Rental home made family sick
SHORTLY after moving into a new rental home, Jonathan and his family fell ill with the same symptoms.
The Melbourne father began experiencing debilitating headaches that he couldn't get rid of.
"I just couldn't throw off the headache, every morning I'd get this headache, I took so much Panadol and I just had trouble throwing it off," he told Seven News.
When his children began experiencing the same ailments, he decided to get the rental house checked for methamphetamine - and he was shocked by the results.
"Well, my 13-year-old daughter's bedroom was 80 times the safe level," he said.
The nation's ice epidemic is creating serious problems for tenants, with drug gangs leaving behind potentially fatal traces of crystal meth in contaminated houses.
Josh Marsden of Meth Lab Cleaners Australia told Seven News the problem is only getting worse.
"We've seen properties that have been 15,000 to 20,000 times over the safe level," he said. "Hotel rooms, Airbnb's, short-term rentals, they can cook ice in a couple of days."
There are now growing calls for a property register to allow people to check and see whether the property they're renting or buying has been tested for traces of drugs.
In an earlier interview with news.com.au, Bryan Goodall, National Sales Manager of Octief, an environmental consulting and laboratory services company, said meth contamination is insidious, often going undetected with no obvious warning signs.
Unlike other substances, such as tobacco or cannabis, there is no telltale evidence of use which makes it hard to detect as homebuyer or landlord.
"There is a big misconception with meth that it is just a drug like cannabis or cigarette smoke," Mr Goodall said.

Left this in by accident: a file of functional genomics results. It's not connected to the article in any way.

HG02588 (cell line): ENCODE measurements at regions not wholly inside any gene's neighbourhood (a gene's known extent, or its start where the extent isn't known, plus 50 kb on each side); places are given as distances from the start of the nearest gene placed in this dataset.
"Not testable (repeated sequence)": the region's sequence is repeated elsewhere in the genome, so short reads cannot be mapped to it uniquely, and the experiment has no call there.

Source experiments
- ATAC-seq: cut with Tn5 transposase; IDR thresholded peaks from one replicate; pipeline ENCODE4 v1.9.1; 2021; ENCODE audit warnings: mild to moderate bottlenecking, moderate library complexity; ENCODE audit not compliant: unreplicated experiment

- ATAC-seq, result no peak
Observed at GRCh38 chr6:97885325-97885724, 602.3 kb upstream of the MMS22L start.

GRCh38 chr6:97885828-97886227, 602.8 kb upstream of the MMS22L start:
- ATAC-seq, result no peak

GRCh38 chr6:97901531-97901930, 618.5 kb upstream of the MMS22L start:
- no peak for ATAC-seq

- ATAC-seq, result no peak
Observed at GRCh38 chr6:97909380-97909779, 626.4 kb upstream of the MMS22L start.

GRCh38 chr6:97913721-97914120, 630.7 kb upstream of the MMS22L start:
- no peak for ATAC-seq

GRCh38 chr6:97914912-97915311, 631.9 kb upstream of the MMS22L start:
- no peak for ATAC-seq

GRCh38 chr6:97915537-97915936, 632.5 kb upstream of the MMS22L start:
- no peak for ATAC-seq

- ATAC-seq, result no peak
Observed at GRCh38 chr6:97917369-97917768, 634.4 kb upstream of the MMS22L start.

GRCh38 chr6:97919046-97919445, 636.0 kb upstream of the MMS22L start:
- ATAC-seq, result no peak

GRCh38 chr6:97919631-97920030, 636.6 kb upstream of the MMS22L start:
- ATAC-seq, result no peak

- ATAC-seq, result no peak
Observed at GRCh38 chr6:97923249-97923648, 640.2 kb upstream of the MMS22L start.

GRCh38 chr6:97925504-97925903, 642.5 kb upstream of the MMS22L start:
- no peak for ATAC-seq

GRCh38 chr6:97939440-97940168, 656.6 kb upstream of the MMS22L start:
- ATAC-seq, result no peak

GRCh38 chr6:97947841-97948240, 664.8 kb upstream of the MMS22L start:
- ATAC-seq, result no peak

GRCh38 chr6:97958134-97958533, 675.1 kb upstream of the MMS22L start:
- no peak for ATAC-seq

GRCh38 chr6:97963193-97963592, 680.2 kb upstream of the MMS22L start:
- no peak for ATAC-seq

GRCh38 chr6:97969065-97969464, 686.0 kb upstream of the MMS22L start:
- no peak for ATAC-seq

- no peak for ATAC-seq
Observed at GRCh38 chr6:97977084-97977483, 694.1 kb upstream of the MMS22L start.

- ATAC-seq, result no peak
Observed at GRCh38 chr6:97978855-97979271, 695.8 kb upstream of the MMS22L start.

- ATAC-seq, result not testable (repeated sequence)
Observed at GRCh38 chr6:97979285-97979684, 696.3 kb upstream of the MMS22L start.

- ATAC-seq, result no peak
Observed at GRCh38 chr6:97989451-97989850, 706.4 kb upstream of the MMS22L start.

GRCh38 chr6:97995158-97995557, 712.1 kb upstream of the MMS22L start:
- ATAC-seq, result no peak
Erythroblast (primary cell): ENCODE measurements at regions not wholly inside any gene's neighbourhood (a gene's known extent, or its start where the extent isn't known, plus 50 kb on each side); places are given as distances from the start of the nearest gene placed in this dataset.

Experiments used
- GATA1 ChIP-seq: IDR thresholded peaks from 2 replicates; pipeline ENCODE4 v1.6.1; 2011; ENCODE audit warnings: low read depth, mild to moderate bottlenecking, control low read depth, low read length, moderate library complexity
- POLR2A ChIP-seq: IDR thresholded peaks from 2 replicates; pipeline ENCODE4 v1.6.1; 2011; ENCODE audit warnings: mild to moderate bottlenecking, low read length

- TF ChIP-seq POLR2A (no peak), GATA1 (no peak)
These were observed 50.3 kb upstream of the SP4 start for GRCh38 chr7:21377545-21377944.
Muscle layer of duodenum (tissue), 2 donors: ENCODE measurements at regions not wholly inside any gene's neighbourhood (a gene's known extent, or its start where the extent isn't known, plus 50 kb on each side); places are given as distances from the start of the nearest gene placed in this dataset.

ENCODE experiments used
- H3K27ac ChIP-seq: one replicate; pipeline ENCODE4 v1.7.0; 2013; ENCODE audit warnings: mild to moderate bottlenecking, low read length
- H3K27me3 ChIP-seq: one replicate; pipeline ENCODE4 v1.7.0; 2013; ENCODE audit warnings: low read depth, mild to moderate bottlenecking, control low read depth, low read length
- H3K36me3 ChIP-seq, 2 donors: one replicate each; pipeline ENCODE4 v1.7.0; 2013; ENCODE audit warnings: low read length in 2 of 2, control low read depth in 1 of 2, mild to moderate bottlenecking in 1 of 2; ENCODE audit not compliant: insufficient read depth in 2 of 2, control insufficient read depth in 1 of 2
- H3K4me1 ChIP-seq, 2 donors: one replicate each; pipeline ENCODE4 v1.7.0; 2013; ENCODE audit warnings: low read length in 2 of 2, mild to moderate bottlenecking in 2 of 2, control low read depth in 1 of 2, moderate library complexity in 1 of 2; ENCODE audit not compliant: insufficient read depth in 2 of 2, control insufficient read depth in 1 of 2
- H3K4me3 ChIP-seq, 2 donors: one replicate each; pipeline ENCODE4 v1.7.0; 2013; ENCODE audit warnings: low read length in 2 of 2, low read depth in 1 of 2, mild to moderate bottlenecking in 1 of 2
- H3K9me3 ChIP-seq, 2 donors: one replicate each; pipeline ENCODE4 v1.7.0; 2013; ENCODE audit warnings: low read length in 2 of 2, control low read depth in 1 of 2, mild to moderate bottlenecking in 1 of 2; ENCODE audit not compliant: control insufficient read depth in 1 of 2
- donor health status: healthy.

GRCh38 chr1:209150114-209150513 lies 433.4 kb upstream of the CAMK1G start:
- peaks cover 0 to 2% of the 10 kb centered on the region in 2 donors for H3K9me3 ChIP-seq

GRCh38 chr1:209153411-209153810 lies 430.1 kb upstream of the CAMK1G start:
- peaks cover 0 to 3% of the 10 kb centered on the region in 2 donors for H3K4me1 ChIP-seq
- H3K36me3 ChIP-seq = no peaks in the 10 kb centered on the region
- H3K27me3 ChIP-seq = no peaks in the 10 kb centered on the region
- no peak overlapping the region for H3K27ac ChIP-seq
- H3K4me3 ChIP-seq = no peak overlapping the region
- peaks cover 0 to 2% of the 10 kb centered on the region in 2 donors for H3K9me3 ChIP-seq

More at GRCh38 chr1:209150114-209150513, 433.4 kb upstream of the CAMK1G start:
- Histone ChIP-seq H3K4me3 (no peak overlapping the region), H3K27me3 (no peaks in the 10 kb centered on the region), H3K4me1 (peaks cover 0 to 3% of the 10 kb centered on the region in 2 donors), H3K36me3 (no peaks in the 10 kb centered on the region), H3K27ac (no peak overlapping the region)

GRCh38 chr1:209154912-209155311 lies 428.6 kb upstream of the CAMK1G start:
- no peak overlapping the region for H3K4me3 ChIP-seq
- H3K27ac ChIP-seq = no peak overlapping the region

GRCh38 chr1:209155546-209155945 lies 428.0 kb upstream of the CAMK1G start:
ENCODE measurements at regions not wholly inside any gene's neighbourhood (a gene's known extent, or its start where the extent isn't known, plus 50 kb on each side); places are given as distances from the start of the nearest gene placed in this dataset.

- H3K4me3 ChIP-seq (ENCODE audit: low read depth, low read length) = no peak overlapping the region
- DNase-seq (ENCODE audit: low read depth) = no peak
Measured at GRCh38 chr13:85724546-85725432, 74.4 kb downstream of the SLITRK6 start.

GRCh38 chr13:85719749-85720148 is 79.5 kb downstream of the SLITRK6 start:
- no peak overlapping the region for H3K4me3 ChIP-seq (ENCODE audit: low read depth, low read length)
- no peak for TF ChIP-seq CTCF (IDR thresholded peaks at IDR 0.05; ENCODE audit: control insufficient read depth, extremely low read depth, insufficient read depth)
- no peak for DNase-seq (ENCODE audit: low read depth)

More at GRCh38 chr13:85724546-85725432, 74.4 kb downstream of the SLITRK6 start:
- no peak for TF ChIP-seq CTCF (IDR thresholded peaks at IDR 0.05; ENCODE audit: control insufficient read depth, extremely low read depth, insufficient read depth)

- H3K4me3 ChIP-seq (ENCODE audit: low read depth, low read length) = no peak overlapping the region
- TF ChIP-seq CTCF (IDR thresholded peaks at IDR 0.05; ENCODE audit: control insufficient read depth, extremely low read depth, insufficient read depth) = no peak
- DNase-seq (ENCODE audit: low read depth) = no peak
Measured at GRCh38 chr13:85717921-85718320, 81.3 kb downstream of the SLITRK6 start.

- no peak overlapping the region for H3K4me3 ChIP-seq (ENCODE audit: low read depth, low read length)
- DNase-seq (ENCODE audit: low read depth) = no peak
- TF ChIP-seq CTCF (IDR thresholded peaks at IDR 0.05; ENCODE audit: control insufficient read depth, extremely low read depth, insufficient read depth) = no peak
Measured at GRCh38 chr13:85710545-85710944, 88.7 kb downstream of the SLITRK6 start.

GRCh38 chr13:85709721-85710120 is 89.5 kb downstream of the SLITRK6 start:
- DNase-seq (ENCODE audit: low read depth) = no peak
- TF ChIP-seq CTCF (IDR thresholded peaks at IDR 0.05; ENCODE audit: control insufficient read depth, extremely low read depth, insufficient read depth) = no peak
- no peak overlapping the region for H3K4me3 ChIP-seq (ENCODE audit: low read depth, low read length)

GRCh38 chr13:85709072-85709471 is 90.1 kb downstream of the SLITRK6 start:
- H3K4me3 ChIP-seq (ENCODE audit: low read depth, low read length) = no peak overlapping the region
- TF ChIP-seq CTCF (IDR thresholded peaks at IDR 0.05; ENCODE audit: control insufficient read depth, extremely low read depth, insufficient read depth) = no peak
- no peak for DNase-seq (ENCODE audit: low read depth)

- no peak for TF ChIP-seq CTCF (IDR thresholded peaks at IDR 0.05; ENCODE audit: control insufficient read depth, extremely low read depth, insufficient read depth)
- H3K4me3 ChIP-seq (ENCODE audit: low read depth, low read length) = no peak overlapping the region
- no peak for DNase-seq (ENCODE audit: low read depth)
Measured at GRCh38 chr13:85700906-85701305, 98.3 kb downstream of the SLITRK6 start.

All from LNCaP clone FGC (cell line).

The contamination also remains in the home long after the manufacturers or users have moved out, even if there have been renovations.
"Methamphetamine is different. It is chemical-based so it does not go away. It isn't biodegradable and it doesn't disappear. Contamination can remain in the house of years and years after it was smoked or manufactured in the house," Mr Goodall told news.com.au.
"You might walk into a house with brand new carpets and brand new paint and a nice, new renovated kitchen. You can't see what is underneath it. That house is potentially still contaminated … You can paint over the plaster board but the stuff will leak back through the paint. It does not go away."
Depending on how heavy the contamination is, removing it can range from chemical washes to replacement to complete knockdown and rebuilds.
"In an average scenario, you may have to remove the plaster boards and pull up the most absorbent materials in the house such as carpet and insulation," Mr Goodall said.
"Heavy contamination can seep right into the timber of the house. Worst-case scenario you have to knock the house down because you can't get rid of the contamination, but this is rare."
Common exposure is through skin contact with surfaces containing meth residue or though inhalation of chemicals and organic compounds. This can lead to serious health issues with side effects including disrupted sleep, anxiety, respiratory problems, rashes, children with inattention or ADHD-like behaviour psychosis and damage to the brain, liver and kidneys.